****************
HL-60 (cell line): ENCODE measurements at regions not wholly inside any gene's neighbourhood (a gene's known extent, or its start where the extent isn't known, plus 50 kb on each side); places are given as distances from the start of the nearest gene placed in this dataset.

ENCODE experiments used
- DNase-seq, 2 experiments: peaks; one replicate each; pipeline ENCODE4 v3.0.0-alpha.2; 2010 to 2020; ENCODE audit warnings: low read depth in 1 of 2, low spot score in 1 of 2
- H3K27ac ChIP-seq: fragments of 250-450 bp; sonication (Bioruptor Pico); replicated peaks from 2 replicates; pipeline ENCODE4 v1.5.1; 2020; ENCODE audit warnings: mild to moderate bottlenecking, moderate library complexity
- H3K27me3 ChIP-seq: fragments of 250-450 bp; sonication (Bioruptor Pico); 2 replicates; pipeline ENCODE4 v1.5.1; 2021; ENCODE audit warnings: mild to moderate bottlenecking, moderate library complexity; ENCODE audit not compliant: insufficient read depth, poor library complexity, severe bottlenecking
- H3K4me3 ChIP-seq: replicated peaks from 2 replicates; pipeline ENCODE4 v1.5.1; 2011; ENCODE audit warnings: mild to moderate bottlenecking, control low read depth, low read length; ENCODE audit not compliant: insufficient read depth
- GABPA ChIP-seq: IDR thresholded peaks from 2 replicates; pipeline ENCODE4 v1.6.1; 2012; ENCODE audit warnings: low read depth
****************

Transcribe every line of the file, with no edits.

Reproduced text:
HL-60 (cell line): ENCODE measurements at regions not wholly inside any gene's neighbourhood (a gene's known extent, or its start where the extent isn't known, plus 50 kb on each side); places are given as distances from the start of the nearest gene placed in this dataset.

ENCODE experiments used
- DNase-seq, 2 experiments: peaks; one replicate each; pipeline ENCODE4 v3.0.0-alpha.2; 2010 to 2020; ENCODE audit warnings: low read depth in 1 of 2, low spot score in 1 of 2
- H3K27ac ChIP-seq: fragments of 250-450 bp; sonication (Bioruptor Pico); replicated peaks from 2 replicates; pipeline ENCODE4 v1.5.1; 2020; ENCODE audit warnings: mild to moderate bottlenecking, moderate library complexity
- H3K27me3 ChIP-seq: fragments of 250-450 bp; sonication (Bioruptor Pico); 2 replicates; pipeline ENCODE4 v1.5.1; 2021; ENCODE audit warnings: mild to moderate bottlenecking, moderate library complexity; ENCODE audit not compliant: insufficient read depth, poor library complexity, severe bottlenecking
- H3K4me3 ChIP-seq: replicated peaks from 2 replicates; pipeline ENCODE4 v1.5.1; 2011; ENCODE audit warnings: mild to moderate bottlenecking, control low read depth, low read length; ENCODE audit not compliant: insufficient read depth
- GABPA ChIP-seq: IDR thresholded peaks from 2 replicates; pipeline ENCODE4 v1.6.1; 2012; ENCODE audit warnings: low read depth